Jeffrey Loria's Letter To Marlins Fans Blames Everyone But Himself

Jeffrey Loria Writes Ludicrous Letter To Marlins Fans

How To Ruin A Franchise, Step 41: Write a full-page letter in the newspapers blaming the media, attendance, general ignorance -- anyone but yourself! -- for your decaying franchise a year after a publicly-funded stadium was built.

That's the only explanation, right?

Sunday was some suicidal next-step from the how-to manual Marlins owner Jeffrey Loria is following into baseball oblivion. Because no one can be naturally this tone-deaf, can they?

No one can deny, deny, deny reality and expect fans to buy in, can they?

It was a laugh reading Loria's self-serving screed in South Florida's three newspapers on Sunday until you realized he's taking baseball down for the count with him in this market. (See full text below.)

On what planet is the flabbergasting fire sale the Marlins had in November rationalized by Loria's line that, "Objective experts credited us with going from the 28th ranked minor league system in baseball to the fifth best."

Is he serious? What franchise can't improve a depleted minor-league system by selling off its best major-league players?

And does he think it really matters the $450 million he received in public money to build a new stadium is a, "burden incurred by tourists who are visiting our city," as he writes. "NOT the resident taxpayers."

The fact is Loria received a publicly gifted stadium, signed marquee players one year, dumped them the next and now will line his pockets with tens of millions in a brazen bait-and-switch.

Loria also blamed "columnists" who dared, "unleash a vicious cycle of negativity" in the aftermath of this fire sale. Imagine that. Who could he possibly be talking about?

Blaming the media is a common game that any public official can play when it suits them. But how does Loria explain his traded shortstop, Jose Reyes, saying the owner told him to buy a house in Miami -- and two days later traded him?

Or discuss how his former pitcher, Mark Buehrle, was shipped to one of the cities he expressly didn't want to go in Toronto because his beloved pit bulls aren't allowed there. So his family will live in Chicago this season. He'll play in Toronto.

Loria wrote, "something needed to be done," to the roster in part because, "we don't have unlimited funds." What needs to be done, first and foremost, is for him to get out of the way and be quiet. That's if he won't sell the team at all.

The simple truth is Loria has been the Marlins' top problem for a while. This isn't news. I've written about it for a while. He's the one who strangely overspent in the build-up to the new stadium.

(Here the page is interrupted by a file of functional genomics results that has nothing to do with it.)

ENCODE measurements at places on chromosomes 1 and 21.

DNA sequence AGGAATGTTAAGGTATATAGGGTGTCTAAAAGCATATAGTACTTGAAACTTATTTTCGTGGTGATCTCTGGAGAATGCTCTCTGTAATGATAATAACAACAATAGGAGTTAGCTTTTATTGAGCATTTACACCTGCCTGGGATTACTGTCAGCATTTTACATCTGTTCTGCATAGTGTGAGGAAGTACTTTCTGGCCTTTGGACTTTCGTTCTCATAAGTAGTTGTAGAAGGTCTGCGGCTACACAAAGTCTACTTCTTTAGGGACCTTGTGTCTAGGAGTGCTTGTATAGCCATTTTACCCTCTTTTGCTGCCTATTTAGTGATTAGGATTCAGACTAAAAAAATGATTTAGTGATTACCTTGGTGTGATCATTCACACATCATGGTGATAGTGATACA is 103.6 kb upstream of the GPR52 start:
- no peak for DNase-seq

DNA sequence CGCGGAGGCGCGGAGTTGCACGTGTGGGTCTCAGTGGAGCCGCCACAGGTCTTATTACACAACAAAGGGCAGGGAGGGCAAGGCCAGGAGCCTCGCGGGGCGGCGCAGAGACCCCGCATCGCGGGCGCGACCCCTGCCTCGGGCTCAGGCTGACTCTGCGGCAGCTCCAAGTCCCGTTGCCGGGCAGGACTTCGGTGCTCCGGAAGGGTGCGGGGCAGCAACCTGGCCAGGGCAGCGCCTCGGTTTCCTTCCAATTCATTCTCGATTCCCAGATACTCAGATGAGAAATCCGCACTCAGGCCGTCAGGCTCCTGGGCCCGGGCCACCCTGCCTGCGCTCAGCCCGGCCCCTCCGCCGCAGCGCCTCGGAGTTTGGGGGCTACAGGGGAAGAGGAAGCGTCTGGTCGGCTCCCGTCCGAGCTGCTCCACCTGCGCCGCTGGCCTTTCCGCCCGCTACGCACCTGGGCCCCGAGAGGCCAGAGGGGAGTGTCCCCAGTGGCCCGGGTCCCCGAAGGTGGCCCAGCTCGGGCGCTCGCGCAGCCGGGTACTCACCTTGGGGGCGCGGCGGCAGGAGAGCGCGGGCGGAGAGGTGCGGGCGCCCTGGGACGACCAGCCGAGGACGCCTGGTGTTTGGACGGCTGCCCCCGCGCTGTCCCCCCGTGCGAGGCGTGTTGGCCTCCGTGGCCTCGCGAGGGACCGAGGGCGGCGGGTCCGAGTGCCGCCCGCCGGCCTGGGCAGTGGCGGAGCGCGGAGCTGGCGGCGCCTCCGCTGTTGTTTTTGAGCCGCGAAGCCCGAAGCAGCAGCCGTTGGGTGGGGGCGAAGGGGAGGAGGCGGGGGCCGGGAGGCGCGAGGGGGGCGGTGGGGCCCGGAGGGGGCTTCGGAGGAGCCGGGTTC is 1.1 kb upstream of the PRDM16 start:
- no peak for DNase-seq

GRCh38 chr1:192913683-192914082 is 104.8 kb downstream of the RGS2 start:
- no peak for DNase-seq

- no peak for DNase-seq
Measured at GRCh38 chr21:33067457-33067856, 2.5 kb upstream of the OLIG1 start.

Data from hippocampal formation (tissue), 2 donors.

He wanted to overpay for manager Ozzie Guillen when his baseball people didn't. His baseball people offered reliever Heath Bell two years. Loria stepped in without their knowing, a source said, and gave Bell three years to close the deal. It was the exact same arrangement for catcher John Buck the year before.

So the Marlins had a bad and bloated roster? Who was to blame for that?

Loria was correct when he said, "fans didn't turn out last season as much as we'd like." Part of that was the team underperformed. Part was the club probably overestimated the drawing power of the stadium.

They expected 2.8 million fans last year. They drew more than 2.2 million fans. Good luck getting anywhere close to that this season.

For three months since the Marlins conducted their November fire sale, Loria was silent. The hope was he learned from his recent years of mistakes. Maybe even that he was humbled by the fans' fallout.

So much for that hope. As one of Loria's many former managers, Fredi Gonzalez, now in Atlanta, said last fall, "As long as he owns the team, he makes the decisions. In his mind, they're the right ones."

Loria evidently thinks his attack letter was the right in his mind, too. It was written no doubt with the help of a newly hired public relations firm. It became another step in offending any fan who already wasn't turned off by this team's winter.

It makes you wonder what his next move is. Raising ticket prices? Trading Giancarlo Stanton?

The hope is he sells the team. The reality is he's just ruining it. ___

(c)2013 the Sun Sentinel (Fort Lauderdale, Fla.)

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Distributed by MCT Information Services